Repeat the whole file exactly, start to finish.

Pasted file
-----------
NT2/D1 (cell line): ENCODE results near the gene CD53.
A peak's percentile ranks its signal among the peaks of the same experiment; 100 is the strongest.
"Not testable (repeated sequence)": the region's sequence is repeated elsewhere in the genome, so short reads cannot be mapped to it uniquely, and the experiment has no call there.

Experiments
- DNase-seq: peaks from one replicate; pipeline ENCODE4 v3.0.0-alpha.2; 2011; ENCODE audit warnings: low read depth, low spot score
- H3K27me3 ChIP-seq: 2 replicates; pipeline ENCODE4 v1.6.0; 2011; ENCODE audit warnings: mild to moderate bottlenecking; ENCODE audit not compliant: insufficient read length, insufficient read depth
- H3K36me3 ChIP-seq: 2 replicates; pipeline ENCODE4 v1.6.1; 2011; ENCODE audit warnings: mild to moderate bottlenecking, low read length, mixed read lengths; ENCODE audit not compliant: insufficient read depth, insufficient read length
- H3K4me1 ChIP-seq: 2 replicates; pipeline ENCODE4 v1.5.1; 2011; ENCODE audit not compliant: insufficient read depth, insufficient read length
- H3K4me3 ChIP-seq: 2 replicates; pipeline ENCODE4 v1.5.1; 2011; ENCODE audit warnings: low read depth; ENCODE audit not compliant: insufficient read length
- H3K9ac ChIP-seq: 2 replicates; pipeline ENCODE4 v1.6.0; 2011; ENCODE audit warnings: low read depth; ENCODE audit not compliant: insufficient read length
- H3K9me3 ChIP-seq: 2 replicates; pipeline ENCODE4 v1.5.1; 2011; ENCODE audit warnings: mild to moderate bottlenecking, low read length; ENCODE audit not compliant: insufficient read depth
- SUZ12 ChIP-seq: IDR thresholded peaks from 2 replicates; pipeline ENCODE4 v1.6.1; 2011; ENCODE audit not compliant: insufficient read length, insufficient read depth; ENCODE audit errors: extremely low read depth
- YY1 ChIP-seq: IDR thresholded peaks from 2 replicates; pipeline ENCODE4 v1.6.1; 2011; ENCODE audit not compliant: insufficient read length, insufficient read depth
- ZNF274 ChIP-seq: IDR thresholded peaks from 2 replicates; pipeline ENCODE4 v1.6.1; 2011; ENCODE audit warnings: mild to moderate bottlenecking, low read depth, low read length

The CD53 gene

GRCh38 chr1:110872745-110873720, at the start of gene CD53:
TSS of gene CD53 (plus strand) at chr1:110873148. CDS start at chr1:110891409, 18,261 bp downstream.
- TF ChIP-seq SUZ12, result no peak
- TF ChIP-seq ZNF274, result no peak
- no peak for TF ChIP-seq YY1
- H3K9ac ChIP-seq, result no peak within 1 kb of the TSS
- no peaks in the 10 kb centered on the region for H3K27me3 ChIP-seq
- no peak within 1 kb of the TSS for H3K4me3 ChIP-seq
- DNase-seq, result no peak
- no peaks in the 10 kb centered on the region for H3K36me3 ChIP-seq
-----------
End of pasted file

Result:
NT2/D1 (cell line): ENCODE results near the gene CD53.
A peak's percentile ranks its signal among the peaks of the same experiment; 100 is the strongest.
"Not testable (repeated sequence)": the region's sequence is repeated elsewhere in the genome, so short reads cannot be mapped to it uniquely, and the experiment has no call there.

Experiments
- DNase-seq: peaks from one replicate; pipeline ENCODE4 v3.0.0-alpha.2; 2011; ENCODE audit warnings: low read depth, low spot score
- H3K27me3 ChIP-seq: 2 replicates; pipeline ENCODE4 v1.6.0; 2011; ENCODE audit warnings: mild to moderate bottlenecking; ENCODE audit not compliant: insufficient read length, insufficient read depth
- H3K36me3 ChIP-seq: 2 replicates; pipeline ENCODE4 v1.6.1; 2011; ENCODE audit warnings: mild to moderate bottlenecking, low read length, mixed read lengths; ENCODE audit not compliant: insufficient read depth, insufficient read length
- H3K4me1 ChIP-seq: 2 replicates; pipeline ENCODE4 v1.5.1; 2011; ENCODE audit not compliant: insufficient read depth, insufficient read length
- H3K4me3 ChIP-seq: 2 replicates; pipeline ENCODE4 v1.5.1; 2011; ENCODE audit warnings: low read depth; ENCODE audit not compliant: insufficient read length
- H3K9ac ChIP-seq: 2 replicates; pipeline ENCODE4 v1.6.0; 2011; ENCODE audit warnings: low read depth; ENCODE audit not compliant: insufficient read length
- H3K9me3 ChIP-seq: 2 replicates; pipeline ENCODE4 v1.5.1; 2011; ENCODE audit warnings: mild to moderate bottlenecking, low read length; ENCODE audit not compliant: insufficient read depth
- SUZ12 ChIP-seq: IDR thresholded peaks from 2 replicates; pipeline ENCODE4 v1.6.1; 2011; ENCODE audit not compliant: insufficient read length, insufficient read depth; ENCODE audit errors: extremely low read depth
- YY1 ChIP-seq: IDR thresholded peaks from 2 replicates; pipeline ENCODE4 v1.6.1; 2011; ENCODE audit not compliant: insufficient read length, insufficient read depth
- ZNF274 ChIP-seq: IDR thresholded peaks from 2 replicates; pipeline ENCODE4 v1.6.1; 2011; ENCODE audit warnings: mild to moderate bottlenecking, low read depth, low read length

The CD53 gene

GRCh38 chr1:110872745-110873720, at the start of gene CD53:
TSS of gene CD53 (plus strand) at chr1:110873148. CDS start at chr1:110891409, 18,261 bp downstream.
- TF ChIP-seq SUZ12, result no peak
- TF ChIP-seq ZNF274, result no peak
- no peak for TF ChIP-seq YY1
- H3K9ac ChIP-seq, result no peak within 1 kb of the TSS
- no peaks in the 10 kb centered on the region for H3K27me3 ChIP-seq
- no peak within 1 kb of the TSS for H3K4me3 ChIP-seq
- DNase-seq, result no peak
- no peaks in the 10 kb centered on the region for H3K36me3 ChIP-seq